Although alimony and suit money is provided for by statute, “the claim must be ‘well founded’ [and the] burden of proving that a claim is well founded is on the party seeking suit money.”
The family court ordered Husband to pay $2,222 for Wife’s forensic economist and $682 for copies of documents Wife made for the C.P.A. Wife testified that forensic economist Dr. Charles Alford gave her “a wonderful three or four page sheet with the little details that [she] needed to think of what [she] would spend.” Dr. Alford did not testify nor did Wife affirmatively establish what services he performed. Further, Wife testified that she paid for $682 worth of copies from the C.P.A. but produced no receipt. Wife had the burden to establish her claim was well-founded. Because she produced no evidence supporting the award of fees other than her brief reference to their existence, we find the family court abused its discretion in ordering Husband to pay these fees. Accordingly, we reverse these awards.
For the foregoing reasons, the decision of the family court is
AFFIRMED IN PART, REVERSED IN PART, AND REMANDED.
HUFF, and STILWELL, JJ., concur.
 Maxwell Family has a one-third interest in Maxwell Road Developers.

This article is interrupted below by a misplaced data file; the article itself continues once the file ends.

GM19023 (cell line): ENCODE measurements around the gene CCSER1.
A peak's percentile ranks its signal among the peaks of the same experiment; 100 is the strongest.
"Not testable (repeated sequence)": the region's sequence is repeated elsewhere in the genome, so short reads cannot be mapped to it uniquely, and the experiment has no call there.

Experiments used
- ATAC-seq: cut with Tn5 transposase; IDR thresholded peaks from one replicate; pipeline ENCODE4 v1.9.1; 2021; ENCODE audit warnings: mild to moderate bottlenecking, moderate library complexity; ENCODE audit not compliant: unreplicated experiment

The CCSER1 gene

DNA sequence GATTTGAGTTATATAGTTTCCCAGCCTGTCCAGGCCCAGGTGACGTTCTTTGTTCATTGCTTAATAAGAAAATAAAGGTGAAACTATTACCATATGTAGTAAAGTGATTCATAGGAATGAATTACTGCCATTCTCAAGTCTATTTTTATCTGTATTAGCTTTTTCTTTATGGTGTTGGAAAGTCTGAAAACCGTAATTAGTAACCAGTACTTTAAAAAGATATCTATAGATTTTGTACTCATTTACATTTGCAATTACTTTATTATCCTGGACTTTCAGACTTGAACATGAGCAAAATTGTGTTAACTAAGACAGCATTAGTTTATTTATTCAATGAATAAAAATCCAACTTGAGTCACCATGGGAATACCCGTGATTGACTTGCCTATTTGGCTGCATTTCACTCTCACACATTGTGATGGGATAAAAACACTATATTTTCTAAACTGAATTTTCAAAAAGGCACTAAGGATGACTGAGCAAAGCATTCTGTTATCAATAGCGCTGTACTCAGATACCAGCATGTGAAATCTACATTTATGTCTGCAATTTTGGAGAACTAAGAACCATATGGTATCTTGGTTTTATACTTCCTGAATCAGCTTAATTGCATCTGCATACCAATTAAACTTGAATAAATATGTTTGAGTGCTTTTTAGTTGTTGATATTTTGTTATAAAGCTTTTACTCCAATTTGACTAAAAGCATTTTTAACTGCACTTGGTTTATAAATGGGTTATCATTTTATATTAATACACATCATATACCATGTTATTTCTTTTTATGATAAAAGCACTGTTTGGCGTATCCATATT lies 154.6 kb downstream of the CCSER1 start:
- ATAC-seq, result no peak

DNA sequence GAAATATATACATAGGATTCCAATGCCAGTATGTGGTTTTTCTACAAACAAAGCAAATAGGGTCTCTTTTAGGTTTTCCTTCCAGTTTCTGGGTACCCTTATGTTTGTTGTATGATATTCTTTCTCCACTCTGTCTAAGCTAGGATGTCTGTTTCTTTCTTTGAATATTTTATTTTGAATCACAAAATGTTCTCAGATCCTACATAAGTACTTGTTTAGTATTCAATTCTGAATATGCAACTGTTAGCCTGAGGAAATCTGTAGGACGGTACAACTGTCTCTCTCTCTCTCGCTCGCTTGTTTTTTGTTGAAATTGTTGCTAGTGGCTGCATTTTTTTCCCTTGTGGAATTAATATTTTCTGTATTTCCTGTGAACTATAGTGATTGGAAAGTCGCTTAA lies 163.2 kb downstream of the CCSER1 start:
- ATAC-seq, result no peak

Despite the appraisal, Husband listed the house for $669,000 and the house remained on the market for over a year before selling.
 Husband also argues that the family court erred in awarding him the Thornblade Country Club membership because neither party would benefit from it once the house in the Thornblade community was sold. However, in his motion for reconsideration and in his arguments at the motion hearing, Husband argued the family court erred in the value assigned to the membership because he would be unable to sell it. Because Husband did not raise the lack of “benefit” argument before the family court below, it is not preserved for appellate review. Staubes v. City of Folly Beach, 339 S.C. 406, 412, 529 S.E.2d 543, 546 (2000) (holding that an issue not raised to or ruled upon by the trial judge is not preserved for appellate review). Similarly, Husband’s argument that the family court unfairly considered his adultery in equitably dividing the property was not raised before the family court and is not preserved.
 Kensington bought the house for $269,000 and then Wife bought the house from Kensington for $200,000 with a bank loan.
 There was also some evidence Wife’s financial declaration was inflated. For example, Wife’s financial declaration shows an expense of $457 per month for